Which came first, antibiotics, or antibiotic-resistance? A study of Uncontacted Amerindians.

The geographical location of the Yanomami tribe as a whole. The specific village exists in the highlighted region.   (Image courtesy of Viralfast)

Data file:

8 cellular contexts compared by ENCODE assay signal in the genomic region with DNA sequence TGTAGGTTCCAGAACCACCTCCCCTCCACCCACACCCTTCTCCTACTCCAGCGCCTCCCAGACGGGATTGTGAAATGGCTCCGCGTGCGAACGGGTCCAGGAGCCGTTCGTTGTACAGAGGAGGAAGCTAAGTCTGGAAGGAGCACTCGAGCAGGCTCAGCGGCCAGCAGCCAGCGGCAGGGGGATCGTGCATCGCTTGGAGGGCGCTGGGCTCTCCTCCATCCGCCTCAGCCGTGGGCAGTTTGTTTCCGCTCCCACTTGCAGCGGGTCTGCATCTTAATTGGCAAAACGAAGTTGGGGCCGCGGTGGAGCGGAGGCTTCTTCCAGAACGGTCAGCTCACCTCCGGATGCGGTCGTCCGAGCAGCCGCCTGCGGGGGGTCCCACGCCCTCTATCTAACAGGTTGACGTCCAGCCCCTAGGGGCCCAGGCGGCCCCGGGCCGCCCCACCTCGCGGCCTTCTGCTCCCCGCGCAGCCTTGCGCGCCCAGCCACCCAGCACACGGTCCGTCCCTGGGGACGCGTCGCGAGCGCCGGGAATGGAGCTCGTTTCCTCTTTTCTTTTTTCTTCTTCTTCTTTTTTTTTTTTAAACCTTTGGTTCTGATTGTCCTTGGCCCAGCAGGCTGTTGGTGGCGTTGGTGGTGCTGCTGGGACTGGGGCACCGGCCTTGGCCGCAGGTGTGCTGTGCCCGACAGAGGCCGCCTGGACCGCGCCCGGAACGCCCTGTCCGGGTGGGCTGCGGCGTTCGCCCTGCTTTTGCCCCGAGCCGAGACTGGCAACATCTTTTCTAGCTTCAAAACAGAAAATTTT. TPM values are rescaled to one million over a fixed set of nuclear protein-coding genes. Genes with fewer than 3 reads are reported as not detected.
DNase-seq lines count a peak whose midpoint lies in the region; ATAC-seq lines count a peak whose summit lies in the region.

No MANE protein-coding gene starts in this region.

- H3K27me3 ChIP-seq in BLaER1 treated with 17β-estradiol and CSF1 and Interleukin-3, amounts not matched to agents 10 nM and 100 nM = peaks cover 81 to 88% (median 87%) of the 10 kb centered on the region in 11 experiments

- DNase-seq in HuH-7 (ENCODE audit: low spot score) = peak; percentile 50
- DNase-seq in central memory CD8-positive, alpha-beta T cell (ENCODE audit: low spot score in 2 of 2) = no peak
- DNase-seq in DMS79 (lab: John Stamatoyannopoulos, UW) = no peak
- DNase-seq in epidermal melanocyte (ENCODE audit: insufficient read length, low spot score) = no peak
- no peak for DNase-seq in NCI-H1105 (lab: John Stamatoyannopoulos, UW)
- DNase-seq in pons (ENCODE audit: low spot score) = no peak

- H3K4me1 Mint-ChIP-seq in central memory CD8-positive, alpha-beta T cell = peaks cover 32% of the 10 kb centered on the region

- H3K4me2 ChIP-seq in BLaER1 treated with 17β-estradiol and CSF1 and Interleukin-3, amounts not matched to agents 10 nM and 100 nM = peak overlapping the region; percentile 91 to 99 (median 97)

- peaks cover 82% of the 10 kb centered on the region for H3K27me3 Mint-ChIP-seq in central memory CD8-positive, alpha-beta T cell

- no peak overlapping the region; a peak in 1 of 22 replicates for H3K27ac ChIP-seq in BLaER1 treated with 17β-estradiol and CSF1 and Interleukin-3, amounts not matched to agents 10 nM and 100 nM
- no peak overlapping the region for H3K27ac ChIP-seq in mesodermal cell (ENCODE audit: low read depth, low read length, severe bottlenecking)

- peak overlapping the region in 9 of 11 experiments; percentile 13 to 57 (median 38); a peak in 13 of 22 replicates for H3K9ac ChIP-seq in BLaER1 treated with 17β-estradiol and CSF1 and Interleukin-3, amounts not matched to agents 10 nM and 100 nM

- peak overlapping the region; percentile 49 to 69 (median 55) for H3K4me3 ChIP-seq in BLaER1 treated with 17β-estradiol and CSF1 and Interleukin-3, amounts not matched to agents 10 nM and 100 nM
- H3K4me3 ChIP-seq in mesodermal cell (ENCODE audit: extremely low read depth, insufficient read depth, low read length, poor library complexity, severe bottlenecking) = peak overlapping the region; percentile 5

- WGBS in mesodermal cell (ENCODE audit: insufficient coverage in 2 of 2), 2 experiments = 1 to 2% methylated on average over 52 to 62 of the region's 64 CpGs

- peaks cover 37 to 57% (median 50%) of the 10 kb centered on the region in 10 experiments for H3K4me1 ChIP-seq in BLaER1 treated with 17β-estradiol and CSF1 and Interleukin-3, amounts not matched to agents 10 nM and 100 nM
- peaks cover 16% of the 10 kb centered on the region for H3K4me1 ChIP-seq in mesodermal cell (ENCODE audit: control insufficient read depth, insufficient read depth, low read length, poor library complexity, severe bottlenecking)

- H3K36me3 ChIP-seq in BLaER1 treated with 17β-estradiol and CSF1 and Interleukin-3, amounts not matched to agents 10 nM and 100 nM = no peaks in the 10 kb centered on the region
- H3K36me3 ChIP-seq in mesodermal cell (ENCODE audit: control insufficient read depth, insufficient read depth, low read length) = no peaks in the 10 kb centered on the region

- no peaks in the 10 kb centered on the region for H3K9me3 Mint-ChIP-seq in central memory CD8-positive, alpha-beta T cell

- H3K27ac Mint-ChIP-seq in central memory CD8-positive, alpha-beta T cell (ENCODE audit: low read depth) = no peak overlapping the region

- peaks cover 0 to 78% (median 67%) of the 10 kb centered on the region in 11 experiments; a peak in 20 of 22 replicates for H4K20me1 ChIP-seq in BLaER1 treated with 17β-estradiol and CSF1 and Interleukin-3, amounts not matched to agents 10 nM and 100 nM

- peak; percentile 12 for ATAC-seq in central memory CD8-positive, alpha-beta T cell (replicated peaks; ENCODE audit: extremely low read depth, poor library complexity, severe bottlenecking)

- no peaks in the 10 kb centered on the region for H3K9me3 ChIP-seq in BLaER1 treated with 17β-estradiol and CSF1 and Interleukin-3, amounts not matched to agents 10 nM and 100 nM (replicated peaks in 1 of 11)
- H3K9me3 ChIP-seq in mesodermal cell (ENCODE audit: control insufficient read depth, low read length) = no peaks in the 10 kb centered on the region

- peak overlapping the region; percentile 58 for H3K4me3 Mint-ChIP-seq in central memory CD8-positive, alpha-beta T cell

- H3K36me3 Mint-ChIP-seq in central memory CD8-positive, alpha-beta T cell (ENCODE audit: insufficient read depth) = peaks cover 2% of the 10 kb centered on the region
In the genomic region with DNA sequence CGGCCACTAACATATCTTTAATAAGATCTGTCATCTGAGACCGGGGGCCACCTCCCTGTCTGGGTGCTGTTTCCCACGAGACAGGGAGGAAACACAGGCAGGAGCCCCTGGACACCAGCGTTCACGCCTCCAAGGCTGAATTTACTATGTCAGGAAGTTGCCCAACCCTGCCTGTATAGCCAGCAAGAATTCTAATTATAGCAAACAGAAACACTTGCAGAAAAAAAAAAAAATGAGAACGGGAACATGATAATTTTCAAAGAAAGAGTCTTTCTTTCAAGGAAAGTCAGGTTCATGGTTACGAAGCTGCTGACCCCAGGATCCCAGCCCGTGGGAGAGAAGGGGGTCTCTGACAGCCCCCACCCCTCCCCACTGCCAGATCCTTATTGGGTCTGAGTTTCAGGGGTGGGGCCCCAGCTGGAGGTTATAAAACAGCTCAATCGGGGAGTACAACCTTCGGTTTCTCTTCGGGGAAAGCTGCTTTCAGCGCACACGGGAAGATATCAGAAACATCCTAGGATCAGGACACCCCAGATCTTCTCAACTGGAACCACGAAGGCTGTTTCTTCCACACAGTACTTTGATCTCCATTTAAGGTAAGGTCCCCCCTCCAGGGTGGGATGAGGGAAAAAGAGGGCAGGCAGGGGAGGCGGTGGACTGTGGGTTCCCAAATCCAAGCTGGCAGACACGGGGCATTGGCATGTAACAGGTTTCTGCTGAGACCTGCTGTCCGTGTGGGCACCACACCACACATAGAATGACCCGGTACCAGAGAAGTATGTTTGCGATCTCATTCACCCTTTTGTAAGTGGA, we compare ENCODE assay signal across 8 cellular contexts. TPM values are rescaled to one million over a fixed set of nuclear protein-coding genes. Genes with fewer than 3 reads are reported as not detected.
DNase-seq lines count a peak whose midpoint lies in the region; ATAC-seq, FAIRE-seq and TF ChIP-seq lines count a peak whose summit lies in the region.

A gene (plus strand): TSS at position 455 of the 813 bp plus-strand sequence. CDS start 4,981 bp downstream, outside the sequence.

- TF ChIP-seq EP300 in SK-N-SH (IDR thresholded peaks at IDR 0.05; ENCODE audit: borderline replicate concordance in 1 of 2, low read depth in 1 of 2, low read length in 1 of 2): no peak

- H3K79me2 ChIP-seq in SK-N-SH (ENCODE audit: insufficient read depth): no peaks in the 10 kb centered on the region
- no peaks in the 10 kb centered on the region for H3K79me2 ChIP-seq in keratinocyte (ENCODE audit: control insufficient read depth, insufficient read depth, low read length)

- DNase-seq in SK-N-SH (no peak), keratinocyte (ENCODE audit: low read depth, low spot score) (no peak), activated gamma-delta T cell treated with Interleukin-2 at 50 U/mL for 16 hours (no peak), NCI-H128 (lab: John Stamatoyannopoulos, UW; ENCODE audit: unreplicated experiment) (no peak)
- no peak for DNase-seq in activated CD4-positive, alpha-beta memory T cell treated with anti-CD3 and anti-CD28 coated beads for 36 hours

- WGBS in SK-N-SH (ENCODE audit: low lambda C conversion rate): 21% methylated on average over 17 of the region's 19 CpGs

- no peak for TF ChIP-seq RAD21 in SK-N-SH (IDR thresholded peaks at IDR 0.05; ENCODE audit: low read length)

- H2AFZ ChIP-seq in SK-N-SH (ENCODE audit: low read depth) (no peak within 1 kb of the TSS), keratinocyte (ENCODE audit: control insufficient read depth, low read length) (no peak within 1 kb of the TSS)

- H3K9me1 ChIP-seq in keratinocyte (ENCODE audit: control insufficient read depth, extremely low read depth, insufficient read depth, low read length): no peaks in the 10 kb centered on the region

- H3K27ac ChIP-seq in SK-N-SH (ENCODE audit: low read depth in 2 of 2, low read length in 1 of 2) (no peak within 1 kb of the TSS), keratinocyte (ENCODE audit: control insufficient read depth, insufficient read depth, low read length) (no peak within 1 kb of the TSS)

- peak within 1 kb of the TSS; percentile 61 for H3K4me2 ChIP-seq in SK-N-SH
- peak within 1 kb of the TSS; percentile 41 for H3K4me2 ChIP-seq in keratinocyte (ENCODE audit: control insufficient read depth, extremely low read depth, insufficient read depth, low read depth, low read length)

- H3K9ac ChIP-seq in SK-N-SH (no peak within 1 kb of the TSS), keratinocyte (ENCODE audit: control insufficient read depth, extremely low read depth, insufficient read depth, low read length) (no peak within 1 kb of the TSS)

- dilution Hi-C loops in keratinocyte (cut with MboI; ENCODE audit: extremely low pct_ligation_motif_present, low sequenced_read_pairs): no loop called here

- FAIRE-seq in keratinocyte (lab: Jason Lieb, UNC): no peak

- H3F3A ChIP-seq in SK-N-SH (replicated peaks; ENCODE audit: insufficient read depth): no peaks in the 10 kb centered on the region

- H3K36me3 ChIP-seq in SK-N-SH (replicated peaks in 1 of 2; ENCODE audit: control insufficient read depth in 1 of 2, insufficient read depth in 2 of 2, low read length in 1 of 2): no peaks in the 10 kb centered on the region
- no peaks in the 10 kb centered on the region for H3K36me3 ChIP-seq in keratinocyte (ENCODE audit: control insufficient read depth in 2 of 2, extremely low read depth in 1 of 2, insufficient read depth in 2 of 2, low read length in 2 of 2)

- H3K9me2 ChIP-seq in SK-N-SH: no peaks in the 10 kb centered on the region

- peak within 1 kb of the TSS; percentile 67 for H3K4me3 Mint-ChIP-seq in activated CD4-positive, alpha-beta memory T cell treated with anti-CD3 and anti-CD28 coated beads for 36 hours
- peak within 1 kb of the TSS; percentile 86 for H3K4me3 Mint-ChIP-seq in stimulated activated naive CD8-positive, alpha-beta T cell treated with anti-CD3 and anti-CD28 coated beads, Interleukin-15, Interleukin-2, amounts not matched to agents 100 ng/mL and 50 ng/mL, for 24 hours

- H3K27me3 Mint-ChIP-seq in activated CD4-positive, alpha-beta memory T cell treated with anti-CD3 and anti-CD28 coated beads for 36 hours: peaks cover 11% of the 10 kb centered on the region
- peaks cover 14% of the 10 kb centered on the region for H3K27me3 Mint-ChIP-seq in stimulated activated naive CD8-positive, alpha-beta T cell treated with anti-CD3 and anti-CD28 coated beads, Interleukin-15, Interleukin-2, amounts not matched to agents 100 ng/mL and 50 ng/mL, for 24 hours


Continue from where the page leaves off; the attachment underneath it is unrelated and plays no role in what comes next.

The Yanomami people are patches of isolated South American tribes who occupy mountainous regions of southern Venezuela. Recently, a Yanomami tribe of 34 subjects discovered by helicopter, was investigated by a team of researchers who accompanied medical care professionals who were providing care to the villagers. These researchers, Clemente et. al. (2015), then wrote the paper, “The microbiome of uncontacted Amerindians’ to analyze this population which was uniquely untouched by Western Society. An interesting topic that this research paper addresses is antibiotic-resistant bacteria. Antibiotic-resistance are the adaptations of a bacterial species in response to antibiotics. Antibiotics are medications that have been developed in more recent times to destroy bacteria cells but not human cells. They do this by targeting specific differences between the two types of cells, for instance, penicillin inhibits the synthesis of the peptidoglycan layer of bacterial cell walls a feature not present in animal cells. Other bacteria have distinct DNA replication processes and some antibiotics are able to interrupt that function as well. This Yanomami population is intriguing because their microbiomes are likely the most accurate representation of an ancient human microbiome due to their isolation from the Western world. The presence of antibiotic-resistant bacteria in the Yanomami gut provides evidence for the claim that antibiotic-resistant bacteria have been around since before the invention of antibiotics, so stay tuned for a persuasive evidentiary argument further down. Clemente et. al.  also state that the Yanomami population that is sampled is the most diverse microbiome ever recorded. It is important to understand what kind of diversity the researchers are talking about. The Yanomami show extremely high beta diversity when compared to Guahibo, Malawi, and U.S. populations but exhibit low alpha diversity amongst individuals in the village population. Beta diversity represents the differences in species composition among samples while alpha diversity is just the diversity of each sample. This means that the Yanomami microbiome sample is extremely unique but microbiomes within that sample are very similar, this is most likely due to the Yanomami leading vastly different lifestyles than Western societies and individuals in the village being in extremely close quarters with each other (eating the same food, drinking from the same water source, no waste removal, etc.). Continue reading “Which came first, antibiotics, or antibiotic-resistance? A study of Uncontacted Amerindians.”